Sidney Fire Chief Brett Mikkelson stands with a sign advertising the Town’s emergency notification system. To date it has more than 1,200 people signed up. (Steven Heywood/News staff file)

Sidney Fire Chief Brett Mikkelson stands with a sign advertising the Town’s emergency notification system. To date it has more than 1,200 people signed up. (Steven Heywood/News staff file)

Sidney wants a single emergency notification system

Town to meet with their neighbouring Saaniches about merging under PEMO

Three communities on the Saanich Peninsula are looking into combining their emergency notification systems into one, and Sidney took recent steps to put those discussions into motion.

Town council approved a recommendation to have its fire chief and emergency management co-ordinator meet with their counterparts in Central and North Saanich. The goal would be to talk about how to merge three independent emergency notification systems into one.

North Saanich announced its own mass notification system in March 2017, the last of the three Peninsula municipalities to do so.

Sidney started its system in October of 2016. Central Saanich began theirs in March of 2016.

As of October, 2017, North Saanich had around 350 people signed up, Central Saanich had more than 200 and Sidney topped them both with 1,200-plus at that time.

Earlier this year, during Fire Prevention Week activities, the various fire departments hinted that merging all three systems was being talked about as a possibility. Sidney’s vote in December appears to formalize that process.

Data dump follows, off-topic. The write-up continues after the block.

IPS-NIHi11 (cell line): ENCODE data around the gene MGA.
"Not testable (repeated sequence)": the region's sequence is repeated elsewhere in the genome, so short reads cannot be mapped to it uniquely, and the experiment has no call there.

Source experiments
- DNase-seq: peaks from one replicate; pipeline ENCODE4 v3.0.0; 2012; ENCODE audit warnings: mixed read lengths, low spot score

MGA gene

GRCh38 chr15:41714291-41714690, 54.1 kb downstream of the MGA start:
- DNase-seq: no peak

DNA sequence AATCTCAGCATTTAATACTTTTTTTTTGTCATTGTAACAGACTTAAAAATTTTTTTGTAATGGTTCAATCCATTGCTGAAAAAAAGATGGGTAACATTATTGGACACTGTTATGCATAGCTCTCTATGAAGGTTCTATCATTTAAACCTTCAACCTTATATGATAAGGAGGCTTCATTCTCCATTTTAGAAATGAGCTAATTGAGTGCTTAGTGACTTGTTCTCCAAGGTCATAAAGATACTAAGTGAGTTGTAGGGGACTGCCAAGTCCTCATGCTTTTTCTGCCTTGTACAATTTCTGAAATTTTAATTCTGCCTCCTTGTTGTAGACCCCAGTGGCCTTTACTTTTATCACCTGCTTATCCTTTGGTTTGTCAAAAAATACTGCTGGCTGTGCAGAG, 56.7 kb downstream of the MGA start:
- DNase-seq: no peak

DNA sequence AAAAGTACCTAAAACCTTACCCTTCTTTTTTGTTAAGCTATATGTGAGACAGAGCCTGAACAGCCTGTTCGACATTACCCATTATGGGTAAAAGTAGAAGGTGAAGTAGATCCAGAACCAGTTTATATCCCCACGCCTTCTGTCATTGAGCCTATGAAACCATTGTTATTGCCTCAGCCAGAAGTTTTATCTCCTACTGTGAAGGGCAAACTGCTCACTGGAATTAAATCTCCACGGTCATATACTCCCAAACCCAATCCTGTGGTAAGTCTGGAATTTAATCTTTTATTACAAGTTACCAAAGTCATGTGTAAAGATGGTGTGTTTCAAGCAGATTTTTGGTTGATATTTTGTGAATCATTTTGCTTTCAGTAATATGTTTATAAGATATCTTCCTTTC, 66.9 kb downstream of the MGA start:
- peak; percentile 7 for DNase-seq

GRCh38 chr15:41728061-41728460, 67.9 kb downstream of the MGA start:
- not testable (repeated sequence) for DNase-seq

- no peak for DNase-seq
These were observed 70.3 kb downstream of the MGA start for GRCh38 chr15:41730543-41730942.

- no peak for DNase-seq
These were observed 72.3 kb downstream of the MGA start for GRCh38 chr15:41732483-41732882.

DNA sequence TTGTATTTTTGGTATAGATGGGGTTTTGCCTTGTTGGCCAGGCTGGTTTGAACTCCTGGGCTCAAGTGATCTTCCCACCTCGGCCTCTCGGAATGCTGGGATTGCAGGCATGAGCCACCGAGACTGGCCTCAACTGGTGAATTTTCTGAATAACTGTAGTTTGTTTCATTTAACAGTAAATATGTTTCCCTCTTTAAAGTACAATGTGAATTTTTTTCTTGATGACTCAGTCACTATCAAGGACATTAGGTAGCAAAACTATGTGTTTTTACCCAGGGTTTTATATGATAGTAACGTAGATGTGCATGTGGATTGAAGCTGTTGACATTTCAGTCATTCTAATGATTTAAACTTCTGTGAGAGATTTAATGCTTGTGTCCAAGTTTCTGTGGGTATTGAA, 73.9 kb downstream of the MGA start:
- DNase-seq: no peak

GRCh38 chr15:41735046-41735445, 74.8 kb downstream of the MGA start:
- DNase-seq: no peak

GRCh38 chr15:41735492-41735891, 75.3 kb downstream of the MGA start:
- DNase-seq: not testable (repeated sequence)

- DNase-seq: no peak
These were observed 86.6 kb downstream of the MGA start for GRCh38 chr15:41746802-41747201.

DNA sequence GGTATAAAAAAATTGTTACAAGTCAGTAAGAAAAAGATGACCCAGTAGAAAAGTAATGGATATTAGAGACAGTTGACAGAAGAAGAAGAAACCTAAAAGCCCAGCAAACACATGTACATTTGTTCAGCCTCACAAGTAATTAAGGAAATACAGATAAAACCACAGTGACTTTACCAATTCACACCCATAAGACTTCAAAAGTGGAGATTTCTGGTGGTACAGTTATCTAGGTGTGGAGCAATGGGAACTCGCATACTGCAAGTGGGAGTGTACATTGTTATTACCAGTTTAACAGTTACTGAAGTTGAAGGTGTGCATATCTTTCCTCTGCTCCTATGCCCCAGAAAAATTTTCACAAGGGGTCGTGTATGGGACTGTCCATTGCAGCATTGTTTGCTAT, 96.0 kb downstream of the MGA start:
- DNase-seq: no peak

What’s on the table is taking all three notification systems and amalgamating them under the umbrella of the Peninsula Emergency Management Organization (PEMO).

The resulting system would be, according to Sidney, administered and funded by PEMO — with money normally allocated to the program by the three municipalities added to PEMO’s budget for that purpose.

Sidney Councillor Peter Wainwright said this would be a voluntary look at merging the services. For Sidney alone, it could save $1,288 a year.

Sidney’s mass notification system annual funding is around $7,224, and that amount would be re-allocated to PEMO in this scenario.

A combined service, according to Sidney town staff, would deliver consistent messaging and potentially increase the people to sign up for it.

Mass notification systems are designed to reach populations — or specific neighbourhoods — with up to date information about disasters or other emergency incidents, from local authorities.

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